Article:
Formerly, scholars would divide the history of philosophy into before and after Socrates. This should illustrate the importance of Socratic thinking. That’s because, before Socrates, philosophy was mainly interested in physical and natural issues, things that are studied today by the natural sciences. You had things like the Ionian school, who wanted to find out what the essence of the matter is; the Eleatics, who pondered the problem of the reality of motion, whether it was fact or illusion; not to mention those interested in the nature of change… Things like ethics and politics were subjects, at best, treated marginally.
That’s where Socrates comes in. He brings human problems to philosophy, which today are studied not only by philosophy, but also by the human sciences. It was with Socrates that “human affairs” began to take central treatment, giving philosophy the face it has today. Socrates liked to use his example as a pedagogical tool, letting his life be his work. For this reason he did not write any books, and most of the records we have of his philosophy come to us from Plato, his student, himself a user of dialectical logic.
In historical terms, Socrates was the son of a sculptor and a midwife and distinguished himself in a military career before dedicating himself to philosophy. His method consisted of what he called maieutics, which consisted of simply asking directed questions, so that the interlocutor could, “by himself”, conceive truth. This method has two advantages: first, it saves you from becoming embarrassed, because it’s easier to embarrass yourself by exposing an idea than by just asking and pretending to be just interested in learning; second, it’s easier to push a person to their limits through questions, as they test how much the person really knows about the subject.
This method of argument drew the ire of the powerful, because it showed that the politicians, poets, and artisans of Socrates’ day did not know about their own crafts and careers as much as they claimed to, which reduced their credit to the lay population. So, to put an end to this discomfort, they decided to accuse Socrates of corrupting the youth and of being an atheist. Things ended up in the popular court and Socrates was, by a small margin of votes, sentenced to death.
Before Socrates, the focus of philosophy was nature, with “human affairs” being a secondary concern. With the sophists and Socrates, philosophy becomes concerned with human action. We can then say that Socratic philosophy is humanist (this is the so-called “Socratic humanism”). Socrates talked about a number of problems: ignorance, self-knowledge, methodology, death, among a few others.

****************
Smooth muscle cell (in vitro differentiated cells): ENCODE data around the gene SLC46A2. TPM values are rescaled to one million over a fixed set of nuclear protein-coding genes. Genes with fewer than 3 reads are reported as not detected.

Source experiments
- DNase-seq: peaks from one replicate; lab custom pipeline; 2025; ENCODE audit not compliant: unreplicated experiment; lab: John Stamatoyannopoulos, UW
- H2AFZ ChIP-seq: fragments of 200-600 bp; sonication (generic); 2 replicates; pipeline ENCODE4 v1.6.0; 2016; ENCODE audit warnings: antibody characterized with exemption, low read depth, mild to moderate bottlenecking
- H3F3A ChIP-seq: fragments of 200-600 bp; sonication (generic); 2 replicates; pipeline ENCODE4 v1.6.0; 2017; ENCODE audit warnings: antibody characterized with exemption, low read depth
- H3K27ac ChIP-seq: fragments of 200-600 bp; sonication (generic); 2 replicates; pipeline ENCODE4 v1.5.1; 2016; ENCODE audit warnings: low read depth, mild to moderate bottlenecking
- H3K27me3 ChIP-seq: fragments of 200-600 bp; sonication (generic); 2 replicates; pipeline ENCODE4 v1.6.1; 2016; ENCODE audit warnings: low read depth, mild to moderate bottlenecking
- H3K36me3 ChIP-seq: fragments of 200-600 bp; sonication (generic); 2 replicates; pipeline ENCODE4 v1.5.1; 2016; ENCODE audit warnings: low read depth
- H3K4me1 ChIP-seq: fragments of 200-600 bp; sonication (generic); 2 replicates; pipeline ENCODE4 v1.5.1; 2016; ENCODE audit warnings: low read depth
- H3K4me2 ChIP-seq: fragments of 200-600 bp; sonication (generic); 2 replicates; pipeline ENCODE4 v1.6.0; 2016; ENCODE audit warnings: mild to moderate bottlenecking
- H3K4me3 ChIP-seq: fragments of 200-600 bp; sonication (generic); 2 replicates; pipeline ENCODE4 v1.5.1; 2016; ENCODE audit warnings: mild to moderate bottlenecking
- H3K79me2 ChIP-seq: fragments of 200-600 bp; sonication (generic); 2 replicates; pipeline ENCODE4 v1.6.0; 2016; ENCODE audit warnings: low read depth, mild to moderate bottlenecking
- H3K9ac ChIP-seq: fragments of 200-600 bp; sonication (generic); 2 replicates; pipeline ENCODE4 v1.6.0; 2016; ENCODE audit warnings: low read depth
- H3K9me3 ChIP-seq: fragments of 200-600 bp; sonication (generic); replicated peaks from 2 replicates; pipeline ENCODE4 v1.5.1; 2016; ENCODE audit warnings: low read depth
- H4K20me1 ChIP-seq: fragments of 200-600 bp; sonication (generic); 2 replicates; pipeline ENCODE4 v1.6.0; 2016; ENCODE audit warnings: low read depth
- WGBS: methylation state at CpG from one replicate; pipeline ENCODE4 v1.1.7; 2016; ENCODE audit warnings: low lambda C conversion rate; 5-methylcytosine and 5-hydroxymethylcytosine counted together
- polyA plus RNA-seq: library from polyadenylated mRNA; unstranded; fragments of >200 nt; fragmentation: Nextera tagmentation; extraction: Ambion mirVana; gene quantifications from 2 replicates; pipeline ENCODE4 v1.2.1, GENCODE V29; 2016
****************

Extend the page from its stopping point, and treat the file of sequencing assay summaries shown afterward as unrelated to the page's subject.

On the problem of ignorance, Socrates was appointed by the oracle as the wisest man in the city. But Socrates felt that he was ignorant. How, then, could he be the wisest man in the city? Had the oracle messed up that time? He then went out to talk to politicians, artisans and poets.
With the politicians, Socrates tried to have a conversation about politics. But when he started asking politicians questions about their own opinions, he realized that politicians don’t always know enough about their own positions and what they stand for. He then turned to poets. Poets produced great texts and plays, so they must be wise. But Socrates quickly became disappointed in them, because the poets he talked to could not sufficiently explain what they themselves had written. Finally, talking to the artisans, Socrates realized that many of them, because they felt that they were good at their craft, also thought they understood subjects they had not studied, such as politics.
And then Socrates understood what the oracle meant: Socrates was the only one in the city who was aware of his own ignorance. Everyone else thought they knew enough and didn’t need to learn anything else. This is bad because it prevents the person from correcting themselves. After all, if he already feels “right”, he will not seek further improvement or fix himself from his own mistakes. It is precisely because Socrates was aware of his ignorance that he was both willing to abandon his own mistakes and was also willing to seek more knowledge. This possibility of improvement, which can only come from the science of ignorance itself, was the only thing that made Socrates the wisest man in the city.
The moral of the story is that you must always admit your own ignorance, in order to make your own improvement possible, because anyone who already thinks he knows everything will never correct himself (and this is the worst kind of ignorance).